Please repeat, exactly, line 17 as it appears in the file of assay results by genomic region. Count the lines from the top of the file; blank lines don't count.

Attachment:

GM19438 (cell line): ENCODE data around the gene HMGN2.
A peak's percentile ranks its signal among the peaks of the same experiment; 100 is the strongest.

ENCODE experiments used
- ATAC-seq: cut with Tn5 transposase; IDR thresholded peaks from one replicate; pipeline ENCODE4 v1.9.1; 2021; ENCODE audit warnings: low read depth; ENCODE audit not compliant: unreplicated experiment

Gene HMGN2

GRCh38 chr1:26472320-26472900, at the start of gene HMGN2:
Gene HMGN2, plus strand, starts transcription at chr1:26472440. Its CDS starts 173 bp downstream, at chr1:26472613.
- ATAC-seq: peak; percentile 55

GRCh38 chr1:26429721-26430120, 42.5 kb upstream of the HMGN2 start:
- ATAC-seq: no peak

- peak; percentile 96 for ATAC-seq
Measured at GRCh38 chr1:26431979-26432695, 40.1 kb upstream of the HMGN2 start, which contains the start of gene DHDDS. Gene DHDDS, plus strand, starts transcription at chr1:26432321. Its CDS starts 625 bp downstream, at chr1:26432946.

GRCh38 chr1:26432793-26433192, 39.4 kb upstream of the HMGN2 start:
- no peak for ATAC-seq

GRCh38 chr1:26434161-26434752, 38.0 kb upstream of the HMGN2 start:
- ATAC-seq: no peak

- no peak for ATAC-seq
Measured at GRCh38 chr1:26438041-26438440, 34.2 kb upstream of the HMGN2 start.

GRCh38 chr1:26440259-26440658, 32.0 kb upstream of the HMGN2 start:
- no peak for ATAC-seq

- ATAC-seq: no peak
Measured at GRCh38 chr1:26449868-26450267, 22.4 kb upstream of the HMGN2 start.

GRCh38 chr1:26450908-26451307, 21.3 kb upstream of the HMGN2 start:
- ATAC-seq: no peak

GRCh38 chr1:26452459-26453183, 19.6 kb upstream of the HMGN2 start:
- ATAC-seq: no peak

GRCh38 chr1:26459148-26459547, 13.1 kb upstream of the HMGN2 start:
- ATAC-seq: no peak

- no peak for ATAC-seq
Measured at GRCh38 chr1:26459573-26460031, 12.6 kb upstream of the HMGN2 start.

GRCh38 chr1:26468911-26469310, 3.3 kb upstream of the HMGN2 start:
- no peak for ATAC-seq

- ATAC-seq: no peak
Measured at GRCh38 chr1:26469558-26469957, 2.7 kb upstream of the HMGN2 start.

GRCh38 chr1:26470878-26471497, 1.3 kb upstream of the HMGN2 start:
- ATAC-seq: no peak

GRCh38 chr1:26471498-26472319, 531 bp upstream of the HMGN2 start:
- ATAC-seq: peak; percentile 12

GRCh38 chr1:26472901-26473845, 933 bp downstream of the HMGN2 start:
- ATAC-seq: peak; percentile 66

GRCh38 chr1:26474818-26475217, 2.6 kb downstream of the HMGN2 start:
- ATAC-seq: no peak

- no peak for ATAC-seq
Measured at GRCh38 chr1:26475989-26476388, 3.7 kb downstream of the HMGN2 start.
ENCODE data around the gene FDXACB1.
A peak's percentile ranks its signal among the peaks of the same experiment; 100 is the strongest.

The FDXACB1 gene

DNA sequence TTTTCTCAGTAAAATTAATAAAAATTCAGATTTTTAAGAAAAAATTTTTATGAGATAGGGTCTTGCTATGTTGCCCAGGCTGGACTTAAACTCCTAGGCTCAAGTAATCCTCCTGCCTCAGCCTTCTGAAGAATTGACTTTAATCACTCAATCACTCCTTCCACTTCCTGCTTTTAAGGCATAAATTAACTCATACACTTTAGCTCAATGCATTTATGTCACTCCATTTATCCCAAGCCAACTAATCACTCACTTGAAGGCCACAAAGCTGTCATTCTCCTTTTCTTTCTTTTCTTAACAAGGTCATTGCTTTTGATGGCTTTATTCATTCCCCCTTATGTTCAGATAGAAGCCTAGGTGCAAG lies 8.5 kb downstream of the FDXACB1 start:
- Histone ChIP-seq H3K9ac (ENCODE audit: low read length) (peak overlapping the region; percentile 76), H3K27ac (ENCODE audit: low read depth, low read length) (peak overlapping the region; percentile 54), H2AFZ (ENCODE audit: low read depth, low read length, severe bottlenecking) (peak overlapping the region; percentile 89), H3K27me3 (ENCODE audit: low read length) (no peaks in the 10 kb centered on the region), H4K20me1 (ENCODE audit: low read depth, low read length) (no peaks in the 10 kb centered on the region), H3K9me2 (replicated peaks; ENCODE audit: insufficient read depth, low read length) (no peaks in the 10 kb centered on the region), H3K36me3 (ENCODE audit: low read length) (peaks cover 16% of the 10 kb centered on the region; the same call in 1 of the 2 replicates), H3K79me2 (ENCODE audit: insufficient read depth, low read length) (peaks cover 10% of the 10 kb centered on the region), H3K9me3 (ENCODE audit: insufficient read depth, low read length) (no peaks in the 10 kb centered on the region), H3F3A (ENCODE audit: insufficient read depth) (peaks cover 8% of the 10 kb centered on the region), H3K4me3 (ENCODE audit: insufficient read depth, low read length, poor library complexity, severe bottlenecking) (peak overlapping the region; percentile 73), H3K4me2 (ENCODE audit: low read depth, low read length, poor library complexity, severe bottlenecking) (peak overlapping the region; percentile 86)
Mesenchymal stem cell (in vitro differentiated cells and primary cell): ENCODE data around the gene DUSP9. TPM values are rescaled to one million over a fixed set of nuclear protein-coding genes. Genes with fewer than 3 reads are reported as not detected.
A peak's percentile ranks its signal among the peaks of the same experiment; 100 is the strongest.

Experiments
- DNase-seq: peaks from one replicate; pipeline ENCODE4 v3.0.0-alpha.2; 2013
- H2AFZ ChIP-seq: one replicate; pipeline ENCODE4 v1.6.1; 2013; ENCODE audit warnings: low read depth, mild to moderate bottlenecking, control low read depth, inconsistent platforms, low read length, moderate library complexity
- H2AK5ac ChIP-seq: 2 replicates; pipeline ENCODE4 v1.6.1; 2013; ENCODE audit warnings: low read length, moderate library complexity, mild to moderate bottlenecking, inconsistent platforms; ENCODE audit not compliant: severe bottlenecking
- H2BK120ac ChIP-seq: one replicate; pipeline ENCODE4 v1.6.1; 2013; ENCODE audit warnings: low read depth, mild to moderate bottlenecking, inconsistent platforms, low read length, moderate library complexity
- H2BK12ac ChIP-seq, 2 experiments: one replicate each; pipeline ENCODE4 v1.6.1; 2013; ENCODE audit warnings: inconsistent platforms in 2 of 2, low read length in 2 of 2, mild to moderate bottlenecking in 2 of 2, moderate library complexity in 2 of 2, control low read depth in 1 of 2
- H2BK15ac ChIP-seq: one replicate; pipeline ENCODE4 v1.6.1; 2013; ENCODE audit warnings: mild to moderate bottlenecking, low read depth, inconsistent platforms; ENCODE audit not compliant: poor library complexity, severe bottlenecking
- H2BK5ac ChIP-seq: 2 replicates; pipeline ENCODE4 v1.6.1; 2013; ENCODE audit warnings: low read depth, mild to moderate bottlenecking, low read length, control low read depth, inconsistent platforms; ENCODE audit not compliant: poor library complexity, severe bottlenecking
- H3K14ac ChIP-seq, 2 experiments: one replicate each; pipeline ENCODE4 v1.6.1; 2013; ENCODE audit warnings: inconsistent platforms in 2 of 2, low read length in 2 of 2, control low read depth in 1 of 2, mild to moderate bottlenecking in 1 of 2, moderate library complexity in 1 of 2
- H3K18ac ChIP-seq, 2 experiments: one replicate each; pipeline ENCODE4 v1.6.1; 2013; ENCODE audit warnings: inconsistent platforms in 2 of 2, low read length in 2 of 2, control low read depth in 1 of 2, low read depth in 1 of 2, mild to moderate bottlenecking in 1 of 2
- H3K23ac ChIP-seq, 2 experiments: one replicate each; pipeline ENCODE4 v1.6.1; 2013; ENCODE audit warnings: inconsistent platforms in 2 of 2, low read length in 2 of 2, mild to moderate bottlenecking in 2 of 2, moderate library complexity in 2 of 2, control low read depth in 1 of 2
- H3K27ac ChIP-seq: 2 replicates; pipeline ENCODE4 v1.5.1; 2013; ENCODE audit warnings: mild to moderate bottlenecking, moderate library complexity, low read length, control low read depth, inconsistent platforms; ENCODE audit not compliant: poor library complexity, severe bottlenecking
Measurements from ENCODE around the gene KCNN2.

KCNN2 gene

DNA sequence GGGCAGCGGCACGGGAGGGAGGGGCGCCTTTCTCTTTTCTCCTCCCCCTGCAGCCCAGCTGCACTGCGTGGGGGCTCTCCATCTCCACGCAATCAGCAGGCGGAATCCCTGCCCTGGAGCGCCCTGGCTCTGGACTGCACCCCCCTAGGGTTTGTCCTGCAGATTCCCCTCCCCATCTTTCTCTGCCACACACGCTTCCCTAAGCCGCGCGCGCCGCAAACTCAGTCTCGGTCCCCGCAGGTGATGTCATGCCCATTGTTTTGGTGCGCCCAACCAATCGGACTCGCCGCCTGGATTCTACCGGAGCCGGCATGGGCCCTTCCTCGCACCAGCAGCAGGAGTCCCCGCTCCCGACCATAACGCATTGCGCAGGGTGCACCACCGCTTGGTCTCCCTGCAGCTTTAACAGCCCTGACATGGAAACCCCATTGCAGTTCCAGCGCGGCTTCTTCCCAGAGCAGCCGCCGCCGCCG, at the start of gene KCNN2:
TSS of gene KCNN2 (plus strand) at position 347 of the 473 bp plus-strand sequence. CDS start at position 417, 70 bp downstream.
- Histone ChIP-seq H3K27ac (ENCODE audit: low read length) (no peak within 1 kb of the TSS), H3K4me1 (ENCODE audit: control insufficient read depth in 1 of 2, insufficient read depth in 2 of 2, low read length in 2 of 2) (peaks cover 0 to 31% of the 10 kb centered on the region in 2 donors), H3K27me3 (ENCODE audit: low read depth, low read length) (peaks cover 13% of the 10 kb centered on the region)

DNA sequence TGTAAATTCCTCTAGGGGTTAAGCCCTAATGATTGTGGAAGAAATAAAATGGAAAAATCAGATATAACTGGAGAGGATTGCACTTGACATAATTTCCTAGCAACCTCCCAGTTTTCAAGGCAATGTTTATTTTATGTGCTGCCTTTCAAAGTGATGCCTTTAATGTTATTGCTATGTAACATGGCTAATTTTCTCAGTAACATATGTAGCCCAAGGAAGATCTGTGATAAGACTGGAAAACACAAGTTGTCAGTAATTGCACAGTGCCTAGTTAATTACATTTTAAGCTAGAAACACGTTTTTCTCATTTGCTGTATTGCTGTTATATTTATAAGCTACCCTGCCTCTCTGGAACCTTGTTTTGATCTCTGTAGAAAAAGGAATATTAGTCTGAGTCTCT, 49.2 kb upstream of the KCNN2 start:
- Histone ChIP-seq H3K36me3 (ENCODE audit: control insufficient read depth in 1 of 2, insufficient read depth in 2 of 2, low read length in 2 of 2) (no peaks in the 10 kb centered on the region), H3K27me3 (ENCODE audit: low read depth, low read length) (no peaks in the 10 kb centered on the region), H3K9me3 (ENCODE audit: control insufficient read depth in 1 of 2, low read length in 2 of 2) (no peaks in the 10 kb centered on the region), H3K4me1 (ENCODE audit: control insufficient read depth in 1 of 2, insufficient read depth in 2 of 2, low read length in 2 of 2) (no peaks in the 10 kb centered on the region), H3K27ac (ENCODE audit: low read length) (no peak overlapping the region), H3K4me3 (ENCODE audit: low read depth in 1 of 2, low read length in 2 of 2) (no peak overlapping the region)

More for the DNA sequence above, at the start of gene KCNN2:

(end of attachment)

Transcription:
- no peak for ATAC-seq